3 Snow-Day Recipes to Help You Weather the Storm
Batten down the hatches — this week’s requisite blizzard is under way.
If you believe the hype, many of us are in for a strange sort of storm — complete with ice, snow, and tornadoes, oh my! — that some meteorologists are suggesting could be one for the records. (Isn’t that always the case lately? Ugh.)
First the bad news: It’s too late to panic and make a mad dash for your nearest supermarket. All the essentials are gone, the lines are nine deep, and you don’t have four-wheel drive. So don’t even try it. (See also: 20 Things to Have on Hand for Power Outages)
Now for the good news. You needn't stock up to make these hot and hearty dishes that hit all the right spots. They’re made from kitchen staples that you already have. Bon Appet-heat!
Breakfast: Sausage and Biscuits
You can spend an hour making buttermilk biscuits from scratch, but I’m of the opinion that Pillsbury makes as good a biscuit as I can. That’s what makes this meal so easy. Just pop open the Grands can, place the contents on a baking sheet, and pop ’em in the oven. They're risen and ready to eat in 20 minutes.
To finish this recipe off, brown one pound of ground sausage in a skillet, stir in a quarter cup of flour — and don’t forget to scrape those tasty brown bits of the bottom of the pan — and gradually stir in two cups of milk (whole milk for maximum flavor) until the gravy is thick and bubbly. Season with salt and pepper to taste and ladle over a set of steaming biscuits. Serve with a side of fresh or thawed mixed berries. (Recipe adapted from Bob Evans.)
Lunch: Steak BL (Minus the T) Sandwich with Basil Mayo
All credit for this sandwich goes to a restaurant I used to frequent near my hometown in Maryland, but it’s easy to duplicate from your fridge.
I use strips of seasoned flank steak or London broil and pile it on a hand-size piece of a whole grain baguette in two rows, crosswise. On top of that I add two strips of bacon, fresh arugula (although any lettuce you have will do), and shaved Parmesan. Before I make it a sandwich, I smear mayo (light, if you’d like) flecked with fresh basil on the top piece of bread. I omit the tomato because they’re slimy and gross, but you can have at it if that’s your sorta thing. Splurge with a few kettle-cooked (or veggie) chips to round it all out. (Recipe adapted from Kitchen Daily.)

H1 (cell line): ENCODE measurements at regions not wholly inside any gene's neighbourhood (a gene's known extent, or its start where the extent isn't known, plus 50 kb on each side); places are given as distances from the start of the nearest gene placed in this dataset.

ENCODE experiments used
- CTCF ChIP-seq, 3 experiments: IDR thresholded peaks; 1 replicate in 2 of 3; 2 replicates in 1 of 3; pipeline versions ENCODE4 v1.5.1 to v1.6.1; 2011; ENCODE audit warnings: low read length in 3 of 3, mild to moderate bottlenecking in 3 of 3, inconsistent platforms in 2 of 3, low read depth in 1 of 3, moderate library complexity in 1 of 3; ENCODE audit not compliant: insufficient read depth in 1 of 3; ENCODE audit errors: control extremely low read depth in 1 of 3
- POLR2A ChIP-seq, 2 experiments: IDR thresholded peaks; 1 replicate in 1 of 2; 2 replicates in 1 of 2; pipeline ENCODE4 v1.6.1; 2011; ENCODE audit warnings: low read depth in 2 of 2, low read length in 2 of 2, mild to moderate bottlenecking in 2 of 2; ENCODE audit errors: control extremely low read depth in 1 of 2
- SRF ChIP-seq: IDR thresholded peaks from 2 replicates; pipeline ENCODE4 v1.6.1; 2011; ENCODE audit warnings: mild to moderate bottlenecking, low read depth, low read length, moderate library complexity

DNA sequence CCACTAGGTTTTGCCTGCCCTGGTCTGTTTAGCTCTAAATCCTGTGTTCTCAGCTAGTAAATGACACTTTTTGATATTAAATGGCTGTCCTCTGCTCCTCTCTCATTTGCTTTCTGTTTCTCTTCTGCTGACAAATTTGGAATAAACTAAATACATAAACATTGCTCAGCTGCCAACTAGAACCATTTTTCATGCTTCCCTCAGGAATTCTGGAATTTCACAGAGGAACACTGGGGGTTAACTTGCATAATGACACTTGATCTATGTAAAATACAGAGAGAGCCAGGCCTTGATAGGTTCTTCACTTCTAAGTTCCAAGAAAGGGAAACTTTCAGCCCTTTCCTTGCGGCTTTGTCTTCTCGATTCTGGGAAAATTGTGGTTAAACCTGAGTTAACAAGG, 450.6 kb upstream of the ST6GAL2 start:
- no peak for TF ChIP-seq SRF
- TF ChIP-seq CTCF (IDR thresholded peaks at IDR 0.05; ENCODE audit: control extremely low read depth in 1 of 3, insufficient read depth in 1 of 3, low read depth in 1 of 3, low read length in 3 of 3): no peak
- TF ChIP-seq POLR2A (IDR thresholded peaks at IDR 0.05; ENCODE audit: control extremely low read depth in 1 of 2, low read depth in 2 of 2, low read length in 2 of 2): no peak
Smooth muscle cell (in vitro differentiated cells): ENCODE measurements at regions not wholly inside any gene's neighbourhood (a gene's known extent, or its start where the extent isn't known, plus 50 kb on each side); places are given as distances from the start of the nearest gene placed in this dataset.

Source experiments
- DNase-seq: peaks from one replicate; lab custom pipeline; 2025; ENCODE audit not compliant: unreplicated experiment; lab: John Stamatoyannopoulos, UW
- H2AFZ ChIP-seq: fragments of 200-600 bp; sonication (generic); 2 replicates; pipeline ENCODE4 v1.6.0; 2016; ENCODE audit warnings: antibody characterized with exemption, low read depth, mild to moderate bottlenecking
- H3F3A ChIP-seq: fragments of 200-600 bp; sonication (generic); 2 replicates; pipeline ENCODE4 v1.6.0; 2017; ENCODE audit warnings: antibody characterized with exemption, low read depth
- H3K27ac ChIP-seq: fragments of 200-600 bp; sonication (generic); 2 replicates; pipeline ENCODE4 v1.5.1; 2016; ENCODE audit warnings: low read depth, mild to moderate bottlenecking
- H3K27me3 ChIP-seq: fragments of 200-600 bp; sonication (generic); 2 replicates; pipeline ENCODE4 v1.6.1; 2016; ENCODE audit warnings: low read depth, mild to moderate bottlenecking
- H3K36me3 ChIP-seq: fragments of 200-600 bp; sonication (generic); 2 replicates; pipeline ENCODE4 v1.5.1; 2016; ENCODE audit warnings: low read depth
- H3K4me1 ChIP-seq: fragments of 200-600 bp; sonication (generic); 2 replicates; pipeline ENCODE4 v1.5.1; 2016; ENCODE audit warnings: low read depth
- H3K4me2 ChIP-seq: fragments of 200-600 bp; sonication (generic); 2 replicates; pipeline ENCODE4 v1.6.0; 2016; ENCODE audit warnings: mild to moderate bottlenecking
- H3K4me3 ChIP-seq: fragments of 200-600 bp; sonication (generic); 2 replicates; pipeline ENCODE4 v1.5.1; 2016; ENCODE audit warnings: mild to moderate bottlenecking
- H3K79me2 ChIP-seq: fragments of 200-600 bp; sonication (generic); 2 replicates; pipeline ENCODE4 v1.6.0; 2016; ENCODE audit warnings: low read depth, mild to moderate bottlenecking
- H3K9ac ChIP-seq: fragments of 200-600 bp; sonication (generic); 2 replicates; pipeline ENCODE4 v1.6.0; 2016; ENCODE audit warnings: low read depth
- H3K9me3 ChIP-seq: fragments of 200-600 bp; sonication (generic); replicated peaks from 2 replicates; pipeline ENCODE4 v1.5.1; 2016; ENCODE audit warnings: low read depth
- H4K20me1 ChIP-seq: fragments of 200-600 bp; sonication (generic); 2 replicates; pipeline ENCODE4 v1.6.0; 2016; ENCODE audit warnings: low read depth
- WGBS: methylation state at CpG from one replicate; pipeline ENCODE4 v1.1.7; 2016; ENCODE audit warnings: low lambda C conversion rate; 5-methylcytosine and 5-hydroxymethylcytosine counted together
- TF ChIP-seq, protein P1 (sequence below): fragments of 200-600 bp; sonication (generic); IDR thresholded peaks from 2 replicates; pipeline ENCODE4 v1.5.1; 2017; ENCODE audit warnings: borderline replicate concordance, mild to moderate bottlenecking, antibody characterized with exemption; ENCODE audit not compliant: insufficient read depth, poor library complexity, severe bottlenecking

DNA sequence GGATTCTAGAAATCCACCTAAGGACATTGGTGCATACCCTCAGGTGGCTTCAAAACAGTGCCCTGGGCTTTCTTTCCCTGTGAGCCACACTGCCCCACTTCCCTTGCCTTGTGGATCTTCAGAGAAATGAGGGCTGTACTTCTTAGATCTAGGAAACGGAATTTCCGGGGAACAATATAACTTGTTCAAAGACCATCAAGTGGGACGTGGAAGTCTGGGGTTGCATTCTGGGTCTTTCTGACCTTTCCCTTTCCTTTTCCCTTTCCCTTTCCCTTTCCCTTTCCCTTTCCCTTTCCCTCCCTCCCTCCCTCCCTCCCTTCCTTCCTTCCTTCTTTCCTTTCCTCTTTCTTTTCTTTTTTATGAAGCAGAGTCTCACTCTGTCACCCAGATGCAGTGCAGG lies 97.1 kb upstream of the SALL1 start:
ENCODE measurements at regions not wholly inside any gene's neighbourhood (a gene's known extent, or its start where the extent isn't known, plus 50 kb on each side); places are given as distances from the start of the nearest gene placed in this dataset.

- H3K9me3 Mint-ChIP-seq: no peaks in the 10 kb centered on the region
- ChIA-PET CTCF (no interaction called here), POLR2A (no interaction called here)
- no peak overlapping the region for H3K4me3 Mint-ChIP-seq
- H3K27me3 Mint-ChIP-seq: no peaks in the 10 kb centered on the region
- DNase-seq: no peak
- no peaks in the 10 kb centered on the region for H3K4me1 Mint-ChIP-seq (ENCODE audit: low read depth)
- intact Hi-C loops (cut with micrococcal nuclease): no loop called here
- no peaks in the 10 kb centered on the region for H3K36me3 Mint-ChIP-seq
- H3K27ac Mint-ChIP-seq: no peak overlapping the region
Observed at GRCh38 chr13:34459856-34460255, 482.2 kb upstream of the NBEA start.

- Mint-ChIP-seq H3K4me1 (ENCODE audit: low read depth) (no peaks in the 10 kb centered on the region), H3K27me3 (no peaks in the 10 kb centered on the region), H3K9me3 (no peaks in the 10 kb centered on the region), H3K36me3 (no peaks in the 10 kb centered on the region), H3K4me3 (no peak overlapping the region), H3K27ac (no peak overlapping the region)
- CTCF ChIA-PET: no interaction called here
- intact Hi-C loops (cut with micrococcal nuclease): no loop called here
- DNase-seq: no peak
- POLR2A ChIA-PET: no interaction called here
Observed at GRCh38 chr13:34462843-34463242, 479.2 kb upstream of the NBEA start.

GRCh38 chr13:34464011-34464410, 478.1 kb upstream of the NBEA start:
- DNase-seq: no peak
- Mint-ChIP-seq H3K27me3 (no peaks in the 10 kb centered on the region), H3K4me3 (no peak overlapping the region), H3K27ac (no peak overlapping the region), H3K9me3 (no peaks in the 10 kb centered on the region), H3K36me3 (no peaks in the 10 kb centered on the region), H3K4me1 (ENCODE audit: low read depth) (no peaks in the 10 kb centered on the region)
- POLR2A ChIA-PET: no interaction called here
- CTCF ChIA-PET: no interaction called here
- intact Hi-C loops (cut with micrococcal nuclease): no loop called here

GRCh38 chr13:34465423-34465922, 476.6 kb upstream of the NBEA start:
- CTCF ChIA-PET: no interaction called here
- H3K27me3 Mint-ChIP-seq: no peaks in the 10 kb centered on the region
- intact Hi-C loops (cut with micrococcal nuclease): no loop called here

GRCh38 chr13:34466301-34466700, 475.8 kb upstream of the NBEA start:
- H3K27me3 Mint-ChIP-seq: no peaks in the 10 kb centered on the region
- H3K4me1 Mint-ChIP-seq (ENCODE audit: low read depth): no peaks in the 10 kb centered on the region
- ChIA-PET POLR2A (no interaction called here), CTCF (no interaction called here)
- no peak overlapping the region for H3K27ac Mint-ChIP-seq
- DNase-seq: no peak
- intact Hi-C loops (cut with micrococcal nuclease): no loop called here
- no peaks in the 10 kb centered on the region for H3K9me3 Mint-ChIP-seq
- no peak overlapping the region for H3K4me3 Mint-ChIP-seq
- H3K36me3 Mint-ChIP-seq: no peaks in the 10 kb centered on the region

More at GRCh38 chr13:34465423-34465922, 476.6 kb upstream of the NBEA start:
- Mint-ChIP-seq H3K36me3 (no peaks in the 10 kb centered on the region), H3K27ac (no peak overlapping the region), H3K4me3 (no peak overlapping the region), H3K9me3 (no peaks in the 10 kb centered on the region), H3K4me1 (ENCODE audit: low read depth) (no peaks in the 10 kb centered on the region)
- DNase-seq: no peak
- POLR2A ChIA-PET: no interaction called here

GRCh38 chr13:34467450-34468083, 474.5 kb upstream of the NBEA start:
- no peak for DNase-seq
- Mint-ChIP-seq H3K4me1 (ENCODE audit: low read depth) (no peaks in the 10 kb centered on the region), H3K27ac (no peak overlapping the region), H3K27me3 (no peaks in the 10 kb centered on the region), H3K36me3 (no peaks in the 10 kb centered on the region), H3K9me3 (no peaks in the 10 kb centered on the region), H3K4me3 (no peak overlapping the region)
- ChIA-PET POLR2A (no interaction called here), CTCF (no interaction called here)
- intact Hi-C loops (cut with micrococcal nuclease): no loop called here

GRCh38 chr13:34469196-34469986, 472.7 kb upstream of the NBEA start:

Dinner: Chicken Noodle Soup
You can’t go wrong with this crock-pot classic, but I’ve learned a few things along the way. First, store-bought rotisserie chicken is best because not only is the bird super juicy, but the submerged carcass will further flavor the broth. If you don’t have a rotisserie chicken on hand, roast a few bone-in breasts and thighs at home. Remember to keep the skin on for extra flavor. As for the broth, I use six cups of stock with four cups consisting of College Inn traditional chicken stock and two cups of the brand’s new Bold Stock.
Here’s where I get weird: I don’t like vegetables in my soup — it’s a consistency thing – but they’re necessary to give the broth flavor and depth. To avoid having to pick the onions, carrots, and celery out of the final product, I wrap the chopped veggies in cheesecloth, tie it up, and let it float in the stock until it’s ready to serve. If someone prefers the veggies, I add them to that person's individual bowl, and everybody’s happy. Crusty bread, crudité, and a bottle of chardonnay pair perfectly. (Recipe adapted from About's Guide to Southern Food.)